As well as considering job quality and care, building a sustainable future care workforce has to be a priority.  In 2023, 75% of the workforce was aged over 25 years old. The recruitment of more young people into the social services sector is essential in establishing a sustainable social care workforce. As many young people lack knowledge of social care services, several social services organisations in Europe have set up schemes which encourage young people to volunteer and gain experience of social services work.

2. Make care a public service which is free at the point of access – care requires empathy and relationship building

The privatisation of care services in England since 1991, changed the way in which care is assessed and costed so that it became a commodity to be bought and sold. As the care sector is a labour-intensive sector, the main source of profit is generated by reducing labour costs. Care was transformed into a series of tasks that ignored the empathetic and relationship-building skills that are a crucial part of care.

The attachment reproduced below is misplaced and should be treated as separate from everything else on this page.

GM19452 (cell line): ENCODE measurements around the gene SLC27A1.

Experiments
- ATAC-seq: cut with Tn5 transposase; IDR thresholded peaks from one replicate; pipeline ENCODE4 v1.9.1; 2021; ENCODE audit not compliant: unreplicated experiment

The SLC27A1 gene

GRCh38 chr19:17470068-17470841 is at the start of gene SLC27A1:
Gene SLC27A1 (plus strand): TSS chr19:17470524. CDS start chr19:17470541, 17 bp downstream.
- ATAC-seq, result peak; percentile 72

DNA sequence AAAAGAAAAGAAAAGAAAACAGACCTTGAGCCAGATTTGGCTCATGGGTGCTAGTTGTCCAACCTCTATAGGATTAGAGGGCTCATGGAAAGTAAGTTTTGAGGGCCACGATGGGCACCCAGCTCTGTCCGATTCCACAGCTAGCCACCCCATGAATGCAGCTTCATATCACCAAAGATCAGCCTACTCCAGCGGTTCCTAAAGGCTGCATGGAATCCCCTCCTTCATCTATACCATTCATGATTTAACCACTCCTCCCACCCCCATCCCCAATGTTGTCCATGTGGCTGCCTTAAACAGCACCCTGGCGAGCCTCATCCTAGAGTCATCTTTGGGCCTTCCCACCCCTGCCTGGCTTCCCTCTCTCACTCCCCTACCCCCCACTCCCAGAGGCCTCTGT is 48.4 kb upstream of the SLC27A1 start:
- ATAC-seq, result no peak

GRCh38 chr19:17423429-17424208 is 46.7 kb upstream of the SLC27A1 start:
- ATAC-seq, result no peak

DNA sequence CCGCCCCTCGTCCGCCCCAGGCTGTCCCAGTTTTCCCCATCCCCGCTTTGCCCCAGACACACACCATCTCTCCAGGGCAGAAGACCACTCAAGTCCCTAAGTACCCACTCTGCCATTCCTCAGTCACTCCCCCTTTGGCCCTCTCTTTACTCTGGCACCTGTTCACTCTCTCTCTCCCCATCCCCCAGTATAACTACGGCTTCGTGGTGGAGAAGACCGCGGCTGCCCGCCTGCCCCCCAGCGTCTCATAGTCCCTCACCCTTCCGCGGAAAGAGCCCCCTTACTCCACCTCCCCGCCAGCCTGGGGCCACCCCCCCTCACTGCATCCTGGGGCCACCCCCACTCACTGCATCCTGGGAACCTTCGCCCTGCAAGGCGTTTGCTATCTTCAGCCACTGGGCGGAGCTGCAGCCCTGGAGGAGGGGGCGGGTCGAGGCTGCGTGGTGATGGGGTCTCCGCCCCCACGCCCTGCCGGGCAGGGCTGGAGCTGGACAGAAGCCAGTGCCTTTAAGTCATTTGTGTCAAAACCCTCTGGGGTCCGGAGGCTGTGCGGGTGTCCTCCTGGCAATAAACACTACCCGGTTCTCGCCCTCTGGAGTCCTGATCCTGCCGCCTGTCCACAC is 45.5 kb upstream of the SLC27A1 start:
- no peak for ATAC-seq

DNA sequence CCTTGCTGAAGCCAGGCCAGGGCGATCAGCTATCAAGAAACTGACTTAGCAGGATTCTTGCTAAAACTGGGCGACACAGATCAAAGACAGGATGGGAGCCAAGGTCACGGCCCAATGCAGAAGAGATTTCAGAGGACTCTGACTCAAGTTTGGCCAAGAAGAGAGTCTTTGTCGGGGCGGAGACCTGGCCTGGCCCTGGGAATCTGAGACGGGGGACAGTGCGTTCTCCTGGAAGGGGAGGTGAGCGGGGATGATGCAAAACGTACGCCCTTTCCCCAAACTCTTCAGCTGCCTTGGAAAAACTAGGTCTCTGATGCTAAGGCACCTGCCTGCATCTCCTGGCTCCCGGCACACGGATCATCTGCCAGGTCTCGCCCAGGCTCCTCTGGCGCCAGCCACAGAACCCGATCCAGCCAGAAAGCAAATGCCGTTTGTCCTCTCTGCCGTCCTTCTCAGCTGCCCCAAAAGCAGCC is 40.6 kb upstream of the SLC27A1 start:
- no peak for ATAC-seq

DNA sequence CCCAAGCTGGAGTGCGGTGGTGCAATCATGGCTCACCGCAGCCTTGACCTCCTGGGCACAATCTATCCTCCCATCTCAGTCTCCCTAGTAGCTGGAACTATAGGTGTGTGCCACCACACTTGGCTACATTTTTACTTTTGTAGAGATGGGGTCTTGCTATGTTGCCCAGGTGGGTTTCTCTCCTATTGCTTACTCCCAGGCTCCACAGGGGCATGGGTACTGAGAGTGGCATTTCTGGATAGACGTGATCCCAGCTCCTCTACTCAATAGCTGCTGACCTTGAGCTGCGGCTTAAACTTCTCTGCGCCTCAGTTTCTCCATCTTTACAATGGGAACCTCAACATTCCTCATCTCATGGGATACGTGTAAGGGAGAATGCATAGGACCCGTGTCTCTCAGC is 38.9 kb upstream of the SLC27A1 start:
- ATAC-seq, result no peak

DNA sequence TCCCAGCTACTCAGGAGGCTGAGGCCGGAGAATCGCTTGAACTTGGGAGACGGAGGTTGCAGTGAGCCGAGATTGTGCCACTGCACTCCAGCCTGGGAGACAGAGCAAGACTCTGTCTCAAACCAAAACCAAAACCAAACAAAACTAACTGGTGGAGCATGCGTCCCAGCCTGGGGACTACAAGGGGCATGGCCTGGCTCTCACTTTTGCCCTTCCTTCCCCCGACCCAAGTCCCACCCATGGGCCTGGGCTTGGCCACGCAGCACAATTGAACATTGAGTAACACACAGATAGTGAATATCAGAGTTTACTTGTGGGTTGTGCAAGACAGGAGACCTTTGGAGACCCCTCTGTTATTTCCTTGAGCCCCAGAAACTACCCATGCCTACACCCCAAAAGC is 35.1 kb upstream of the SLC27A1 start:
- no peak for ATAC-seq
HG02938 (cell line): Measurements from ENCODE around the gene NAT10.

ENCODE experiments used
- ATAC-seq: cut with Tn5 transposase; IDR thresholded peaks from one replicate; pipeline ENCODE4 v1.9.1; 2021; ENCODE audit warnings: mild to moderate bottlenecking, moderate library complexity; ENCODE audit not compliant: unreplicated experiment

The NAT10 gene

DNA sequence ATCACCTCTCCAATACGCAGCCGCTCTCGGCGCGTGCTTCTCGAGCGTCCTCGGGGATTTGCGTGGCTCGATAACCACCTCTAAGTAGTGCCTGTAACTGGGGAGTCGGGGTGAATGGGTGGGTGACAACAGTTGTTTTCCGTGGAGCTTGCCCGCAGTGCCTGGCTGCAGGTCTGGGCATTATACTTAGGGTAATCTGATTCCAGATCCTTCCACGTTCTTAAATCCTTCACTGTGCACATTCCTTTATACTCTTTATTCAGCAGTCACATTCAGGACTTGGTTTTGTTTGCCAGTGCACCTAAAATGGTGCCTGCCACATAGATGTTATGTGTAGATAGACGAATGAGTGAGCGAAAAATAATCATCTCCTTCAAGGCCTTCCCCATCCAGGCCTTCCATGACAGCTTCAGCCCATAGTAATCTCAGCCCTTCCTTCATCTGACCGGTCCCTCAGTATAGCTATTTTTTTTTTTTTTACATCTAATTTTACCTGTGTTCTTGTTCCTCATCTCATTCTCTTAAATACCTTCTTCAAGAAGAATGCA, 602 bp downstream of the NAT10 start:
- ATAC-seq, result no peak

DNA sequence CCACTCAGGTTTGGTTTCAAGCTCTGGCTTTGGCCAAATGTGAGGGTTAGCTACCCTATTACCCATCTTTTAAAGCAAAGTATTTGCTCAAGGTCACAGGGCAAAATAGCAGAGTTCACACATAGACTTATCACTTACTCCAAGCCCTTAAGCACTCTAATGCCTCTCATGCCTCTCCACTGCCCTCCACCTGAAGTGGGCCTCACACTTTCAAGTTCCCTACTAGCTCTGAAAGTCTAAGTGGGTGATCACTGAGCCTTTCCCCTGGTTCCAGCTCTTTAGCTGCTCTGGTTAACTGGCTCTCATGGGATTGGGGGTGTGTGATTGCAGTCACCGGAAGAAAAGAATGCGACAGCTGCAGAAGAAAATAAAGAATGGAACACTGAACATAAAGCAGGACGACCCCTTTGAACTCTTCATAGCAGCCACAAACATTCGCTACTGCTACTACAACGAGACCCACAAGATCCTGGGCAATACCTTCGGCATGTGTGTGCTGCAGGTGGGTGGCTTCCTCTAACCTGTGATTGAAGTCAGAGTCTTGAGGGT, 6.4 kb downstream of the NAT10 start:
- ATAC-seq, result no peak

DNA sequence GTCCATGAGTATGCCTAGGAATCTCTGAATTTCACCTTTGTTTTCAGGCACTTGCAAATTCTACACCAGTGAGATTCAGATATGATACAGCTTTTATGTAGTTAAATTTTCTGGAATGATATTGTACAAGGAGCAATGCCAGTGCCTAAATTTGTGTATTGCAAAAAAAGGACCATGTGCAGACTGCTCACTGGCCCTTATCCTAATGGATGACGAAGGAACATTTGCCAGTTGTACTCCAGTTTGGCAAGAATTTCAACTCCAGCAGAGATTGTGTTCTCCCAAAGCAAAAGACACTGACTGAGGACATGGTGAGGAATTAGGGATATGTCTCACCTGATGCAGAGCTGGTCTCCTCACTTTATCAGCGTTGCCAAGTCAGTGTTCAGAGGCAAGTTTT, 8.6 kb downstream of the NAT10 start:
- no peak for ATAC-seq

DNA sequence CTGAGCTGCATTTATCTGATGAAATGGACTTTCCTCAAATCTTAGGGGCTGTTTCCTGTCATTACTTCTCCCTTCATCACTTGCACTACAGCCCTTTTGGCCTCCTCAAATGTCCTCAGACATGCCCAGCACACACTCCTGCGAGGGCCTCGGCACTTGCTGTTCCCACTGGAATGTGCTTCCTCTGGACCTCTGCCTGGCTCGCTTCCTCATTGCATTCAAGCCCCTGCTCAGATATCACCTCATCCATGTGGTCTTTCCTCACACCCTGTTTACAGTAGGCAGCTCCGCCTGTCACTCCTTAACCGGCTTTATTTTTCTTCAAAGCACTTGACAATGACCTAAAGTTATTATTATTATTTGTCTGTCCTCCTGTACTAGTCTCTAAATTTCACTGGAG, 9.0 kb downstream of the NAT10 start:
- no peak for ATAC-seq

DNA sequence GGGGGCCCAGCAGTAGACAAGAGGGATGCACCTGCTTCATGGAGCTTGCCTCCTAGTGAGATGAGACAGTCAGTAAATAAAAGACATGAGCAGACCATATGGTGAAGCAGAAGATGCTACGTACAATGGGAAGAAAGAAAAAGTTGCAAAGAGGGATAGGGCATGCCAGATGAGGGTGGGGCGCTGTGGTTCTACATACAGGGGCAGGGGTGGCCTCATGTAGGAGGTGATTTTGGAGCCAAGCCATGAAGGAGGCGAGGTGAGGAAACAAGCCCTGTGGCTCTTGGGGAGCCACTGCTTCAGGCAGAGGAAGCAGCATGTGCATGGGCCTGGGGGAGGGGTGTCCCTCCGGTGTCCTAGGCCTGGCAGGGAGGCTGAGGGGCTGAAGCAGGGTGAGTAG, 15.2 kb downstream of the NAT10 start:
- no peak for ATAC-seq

Horton (2019) presented an analysis of how the financialisation of care is impacting on care workers in nursing homes in the UK. The use of debt financing and the sale and lease-back models used by private equity owners of care homes has made the sector more insecure. The indebtedness takes away resources from wages, new infrastructure, and other care services. The demands of investors have placed greater pressure on workers through higher workloads, the imposition of targets, and a reduction in the number of workers. Although local authorities contract care homes, the system of regulation is relatively “light touch” and does not expose them to rigorous scrutiny, nor does it look critically at the way in which care workers are treated. Quality of care also depends on workers being well paid, well trained, supported and able to work in a safe environment. The profit motive undermines the basis of high-quality care services.

The Sutherland report (1999) concluded that the most efficient way of providing care was through the pooling of risk by “services underwritten by general taxation, based on need rather than wealth”. It recommended that personal care should be free but living costs and housing would be met from people’s savings and income, with the means-test level raised to £60,000. Seven reports published since 1999 have set out how social care could be funded but no action has been taken.